• Explaining the dosage and effects - Senior Care
    “There are pros and cons to all medications.”
    Dr. Glezer explains there are two broad categories of medication. Some, called benzodiazepines, treat anxiety in the moment to make a person feel better—“like a Band-Aid.” Others, called selective serotonin reuptake inhibitors (SSRIs), are taken regularly to decrease the frequency and intensity of anxiety. “The Band-Aids are usually just taken in the moment, such as during a panic attack, but if there’s significant anxiety on a daily basis, they might also take this daily.”
  • depressed-woman-with-head-in-hands
    “There’s no way to predict which medication will have side effects for which person.”
    The problem with benzodiazepines is that people can become tolerant, and if they have been on the medicine for a while and have to stop, they’ll go through withdrawal, says Dr. Seymour. “These shouldn’t be given to alcoholics or people with drug problems because they might have difficulty staying sober and are more likely to relapse,” he says, and adds that people will also often feel sedated, with slower reaction times. With SSRIs, the main problems are some gastrointestinal upset and sexual side effects, including loss of interest, arousal, or ability to orgasm. While there’s no way to know for sure which medication is best for any individual, there are new methods to help choose appropriate ones. “We now have genetic testing, so we can narrow down the medications because we know which will be metabolized better,” Dr. Seymour said. “It’s much better because it used to be a shot in the dark.”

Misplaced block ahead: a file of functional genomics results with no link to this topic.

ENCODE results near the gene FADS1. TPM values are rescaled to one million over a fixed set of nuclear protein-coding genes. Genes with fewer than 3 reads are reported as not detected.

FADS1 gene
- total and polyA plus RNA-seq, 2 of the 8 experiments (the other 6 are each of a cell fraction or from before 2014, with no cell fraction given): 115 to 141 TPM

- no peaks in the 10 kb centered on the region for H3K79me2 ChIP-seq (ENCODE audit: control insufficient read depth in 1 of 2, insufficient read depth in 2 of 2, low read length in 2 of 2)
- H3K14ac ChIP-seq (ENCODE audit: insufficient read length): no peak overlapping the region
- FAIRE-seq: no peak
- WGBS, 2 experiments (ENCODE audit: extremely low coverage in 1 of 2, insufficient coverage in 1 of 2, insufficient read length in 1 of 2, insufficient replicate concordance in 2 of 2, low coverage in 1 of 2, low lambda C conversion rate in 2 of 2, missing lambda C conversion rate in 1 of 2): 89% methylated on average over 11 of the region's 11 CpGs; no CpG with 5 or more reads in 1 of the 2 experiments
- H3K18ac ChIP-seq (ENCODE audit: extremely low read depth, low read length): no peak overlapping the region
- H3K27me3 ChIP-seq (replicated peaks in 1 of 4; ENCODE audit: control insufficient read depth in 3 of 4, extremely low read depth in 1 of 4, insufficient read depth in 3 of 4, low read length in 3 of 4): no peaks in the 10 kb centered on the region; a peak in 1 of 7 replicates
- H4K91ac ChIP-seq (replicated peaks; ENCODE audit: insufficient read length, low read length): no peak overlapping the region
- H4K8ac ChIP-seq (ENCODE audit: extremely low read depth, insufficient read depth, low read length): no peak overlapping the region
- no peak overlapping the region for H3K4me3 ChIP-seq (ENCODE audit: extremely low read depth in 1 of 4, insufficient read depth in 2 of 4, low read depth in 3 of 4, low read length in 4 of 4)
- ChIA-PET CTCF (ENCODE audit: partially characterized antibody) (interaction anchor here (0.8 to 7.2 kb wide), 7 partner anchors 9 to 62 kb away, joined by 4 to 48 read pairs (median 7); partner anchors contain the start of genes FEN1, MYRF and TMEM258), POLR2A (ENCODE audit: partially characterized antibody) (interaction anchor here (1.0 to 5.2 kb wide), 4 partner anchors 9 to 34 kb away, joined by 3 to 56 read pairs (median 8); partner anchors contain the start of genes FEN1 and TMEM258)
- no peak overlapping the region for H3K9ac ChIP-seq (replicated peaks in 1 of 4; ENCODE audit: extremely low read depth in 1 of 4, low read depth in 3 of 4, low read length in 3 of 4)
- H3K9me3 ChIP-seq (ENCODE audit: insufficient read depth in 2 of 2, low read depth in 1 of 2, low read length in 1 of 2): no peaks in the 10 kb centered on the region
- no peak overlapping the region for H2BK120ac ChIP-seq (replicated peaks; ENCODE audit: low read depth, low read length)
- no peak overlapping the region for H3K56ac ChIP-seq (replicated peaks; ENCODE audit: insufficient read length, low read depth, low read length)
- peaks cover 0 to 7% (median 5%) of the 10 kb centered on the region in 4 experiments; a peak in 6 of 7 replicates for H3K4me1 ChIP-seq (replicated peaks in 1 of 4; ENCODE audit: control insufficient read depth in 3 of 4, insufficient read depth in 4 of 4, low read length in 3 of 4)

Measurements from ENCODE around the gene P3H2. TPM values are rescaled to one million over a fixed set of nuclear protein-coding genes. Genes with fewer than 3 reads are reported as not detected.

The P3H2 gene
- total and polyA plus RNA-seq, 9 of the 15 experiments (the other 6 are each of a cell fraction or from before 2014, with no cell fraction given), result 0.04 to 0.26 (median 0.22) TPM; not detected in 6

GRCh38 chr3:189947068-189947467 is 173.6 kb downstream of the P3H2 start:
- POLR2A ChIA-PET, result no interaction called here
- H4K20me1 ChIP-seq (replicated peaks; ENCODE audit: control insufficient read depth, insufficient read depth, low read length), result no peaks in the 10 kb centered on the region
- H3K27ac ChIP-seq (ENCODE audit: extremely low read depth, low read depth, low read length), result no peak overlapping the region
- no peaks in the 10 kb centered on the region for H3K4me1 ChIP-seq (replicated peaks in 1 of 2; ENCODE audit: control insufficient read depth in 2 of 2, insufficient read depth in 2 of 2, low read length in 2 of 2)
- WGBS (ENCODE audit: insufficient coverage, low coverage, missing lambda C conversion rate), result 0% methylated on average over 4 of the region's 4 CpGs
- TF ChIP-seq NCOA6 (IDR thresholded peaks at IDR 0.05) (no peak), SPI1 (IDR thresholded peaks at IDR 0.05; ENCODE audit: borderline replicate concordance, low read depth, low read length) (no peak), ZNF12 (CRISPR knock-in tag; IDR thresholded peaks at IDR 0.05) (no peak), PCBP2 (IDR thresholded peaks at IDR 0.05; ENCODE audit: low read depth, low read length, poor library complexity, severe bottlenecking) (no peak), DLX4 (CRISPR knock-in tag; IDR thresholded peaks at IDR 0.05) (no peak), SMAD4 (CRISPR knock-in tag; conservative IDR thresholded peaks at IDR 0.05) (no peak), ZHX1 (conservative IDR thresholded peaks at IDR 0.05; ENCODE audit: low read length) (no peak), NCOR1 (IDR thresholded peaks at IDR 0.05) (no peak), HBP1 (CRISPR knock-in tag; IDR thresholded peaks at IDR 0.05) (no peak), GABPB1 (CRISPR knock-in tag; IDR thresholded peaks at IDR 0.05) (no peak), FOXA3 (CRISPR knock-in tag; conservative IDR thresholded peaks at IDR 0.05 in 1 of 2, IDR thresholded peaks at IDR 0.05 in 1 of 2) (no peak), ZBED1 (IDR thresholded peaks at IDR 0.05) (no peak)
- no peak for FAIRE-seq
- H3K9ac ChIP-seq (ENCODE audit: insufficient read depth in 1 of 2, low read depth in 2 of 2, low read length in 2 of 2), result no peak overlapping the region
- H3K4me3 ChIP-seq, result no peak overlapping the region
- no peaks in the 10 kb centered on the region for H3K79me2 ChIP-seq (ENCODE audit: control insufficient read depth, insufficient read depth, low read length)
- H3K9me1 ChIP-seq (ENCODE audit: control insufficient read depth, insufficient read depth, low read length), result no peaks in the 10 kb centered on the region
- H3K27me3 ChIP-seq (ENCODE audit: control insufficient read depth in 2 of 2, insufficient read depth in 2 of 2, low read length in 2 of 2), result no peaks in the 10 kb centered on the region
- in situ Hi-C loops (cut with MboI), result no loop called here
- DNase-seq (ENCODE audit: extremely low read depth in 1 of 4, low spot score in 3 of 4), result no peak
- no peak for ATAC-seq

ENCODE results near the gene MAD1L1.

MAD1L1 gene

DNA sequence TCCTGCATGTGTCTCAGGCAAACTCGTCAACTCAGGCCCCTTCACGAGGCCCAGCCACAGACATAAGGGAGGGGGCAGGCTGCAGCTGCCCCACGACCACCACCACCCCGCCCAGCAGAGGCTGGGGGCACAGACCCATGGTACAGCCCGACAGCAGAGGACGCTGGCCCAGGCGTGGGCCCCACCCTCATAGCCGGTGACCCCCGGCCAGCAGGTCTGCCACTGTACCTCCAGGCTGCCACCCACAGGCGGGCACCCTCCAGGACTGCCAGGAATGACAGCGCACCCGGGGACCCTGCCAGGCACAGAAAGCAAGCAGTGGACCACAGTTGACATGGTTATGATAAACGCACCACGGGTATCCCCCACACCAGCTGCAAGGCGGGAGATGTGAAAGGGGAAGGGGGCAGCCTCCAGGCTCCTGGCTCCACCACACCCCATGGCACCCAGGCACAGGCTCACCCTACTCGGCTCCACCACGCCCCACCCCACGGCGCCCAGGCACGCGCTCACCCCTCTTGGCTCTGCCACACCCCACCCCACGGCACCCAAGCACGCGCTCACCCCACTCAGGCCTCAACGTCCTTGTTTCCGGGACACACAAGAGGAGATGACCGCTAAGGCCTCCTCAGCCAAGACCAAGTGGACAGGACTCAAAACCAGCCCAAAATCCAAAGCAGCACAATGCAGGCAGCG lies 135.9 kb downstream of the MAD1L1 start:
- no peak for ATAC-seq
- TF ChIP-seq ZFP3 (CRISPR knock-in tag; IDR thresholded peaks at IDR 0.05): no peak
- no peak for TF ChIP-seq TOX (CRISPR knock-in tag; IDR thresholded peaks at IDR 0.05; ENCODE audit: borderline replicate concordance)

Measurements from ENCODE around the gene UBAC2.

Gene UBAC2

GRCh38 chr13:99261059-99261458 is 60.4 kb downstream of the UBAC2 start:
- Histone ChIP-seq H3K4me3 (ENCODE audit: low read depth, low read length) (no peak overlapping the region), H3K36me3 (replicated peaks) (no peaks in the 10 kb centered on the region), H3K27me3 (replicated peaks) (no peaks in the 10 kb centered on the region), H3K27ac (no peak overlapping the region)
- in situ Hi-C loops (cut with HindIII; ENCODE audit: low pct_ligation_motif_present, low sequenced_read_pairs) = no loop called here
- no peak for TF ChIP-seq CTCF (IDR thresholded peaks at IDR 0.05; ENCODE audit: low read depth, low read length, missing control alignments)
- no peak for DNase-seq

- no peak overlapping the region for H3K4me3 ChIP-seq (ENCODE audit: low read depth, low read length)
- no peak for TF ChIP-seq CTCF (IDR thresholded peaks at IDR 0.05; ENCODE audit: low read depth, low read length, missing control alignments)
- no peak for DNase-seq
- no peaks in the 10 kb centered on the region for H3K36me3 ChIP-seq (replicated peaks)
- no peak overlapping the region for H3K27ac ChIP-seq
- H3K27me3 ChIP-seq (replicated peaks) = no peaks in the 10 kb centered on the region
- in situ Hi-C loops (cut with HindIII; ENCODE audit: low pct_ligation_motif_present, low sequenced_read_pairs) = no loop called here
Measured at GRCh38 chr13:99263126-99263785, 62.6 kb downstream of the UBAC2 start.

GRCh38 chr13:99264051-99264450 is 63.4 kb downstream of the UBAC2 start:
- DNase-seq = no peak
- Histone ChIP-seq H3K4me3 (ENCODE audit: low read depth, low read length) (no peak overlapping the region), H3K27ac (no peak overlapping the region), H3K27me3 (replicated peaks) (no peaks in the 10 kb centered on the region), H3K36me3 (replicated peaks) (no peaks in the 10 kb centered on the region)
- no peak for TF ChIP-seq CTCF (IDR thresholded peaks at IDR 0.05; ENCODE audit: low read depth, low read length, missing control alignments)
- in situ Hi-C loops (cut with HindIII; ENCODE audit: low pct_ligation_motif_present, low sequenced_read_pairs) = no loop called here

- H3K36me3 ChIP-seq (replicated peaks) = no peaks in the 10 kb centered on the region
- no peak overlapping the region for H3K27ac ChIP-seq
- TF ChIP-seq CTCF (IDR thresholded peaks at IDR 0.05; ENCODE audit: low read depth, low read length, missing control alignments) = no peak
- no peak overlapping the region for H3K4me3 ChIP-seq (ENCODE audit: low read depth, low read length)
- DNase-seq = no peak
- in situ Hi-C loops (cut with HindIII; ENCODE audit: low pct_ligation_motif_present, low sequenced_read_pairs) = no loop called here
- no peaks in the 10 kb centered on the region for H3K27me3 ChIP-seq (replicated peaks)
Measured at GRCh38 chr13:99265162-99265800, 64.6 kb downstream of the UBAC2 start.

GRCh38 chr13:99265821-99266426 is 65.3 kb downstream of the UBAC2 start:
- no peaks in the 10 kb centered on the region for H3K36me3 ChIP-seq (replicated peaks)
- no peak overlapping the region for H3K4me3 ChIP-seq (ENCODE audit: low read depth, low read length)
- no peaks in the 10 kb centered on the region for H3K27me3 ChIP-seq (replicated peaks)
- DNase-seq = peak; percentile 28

• Letting the melody wash over her
    “Have a big toolbox of coping skills.”
    “If you can learn positive ways to deal with stress, a lot of times you can reduce the problem without medication,” says Lindsey Fowler, a licensed professional counselor at Bowie Christian Counseling in Bowie, Texas. “Deep breathing is fundamental to coping with anxiety.” She says depending on the person’s feelings, different tools will be needed to handle the anxiety. “If they’re having circular thoughts, I start with journaling,” she says. “You naturally write [in a] linear [way]. You aren’t going to write the same thing over and over. Journaling helps us escape and move forward.” She also recommends prayer and guided imagery as other effective coping strategies to help with relaxation and slowing down both the body and mind.
  • depressed-teen-on-bed
    “Sometimes anxiety isn’t recognized the way it needs to be.”
    “Some people have the sense that, ‘It’s not serious. Everyone worries,’” Dr. Glezer says. “But that makes people with true anxiety disorders feel undervalued and that their condition isn’t appreciated. We live in a stressful environment, but true anxiety disorders can severely impact everyday functioning, and some people can even become shut-ins.”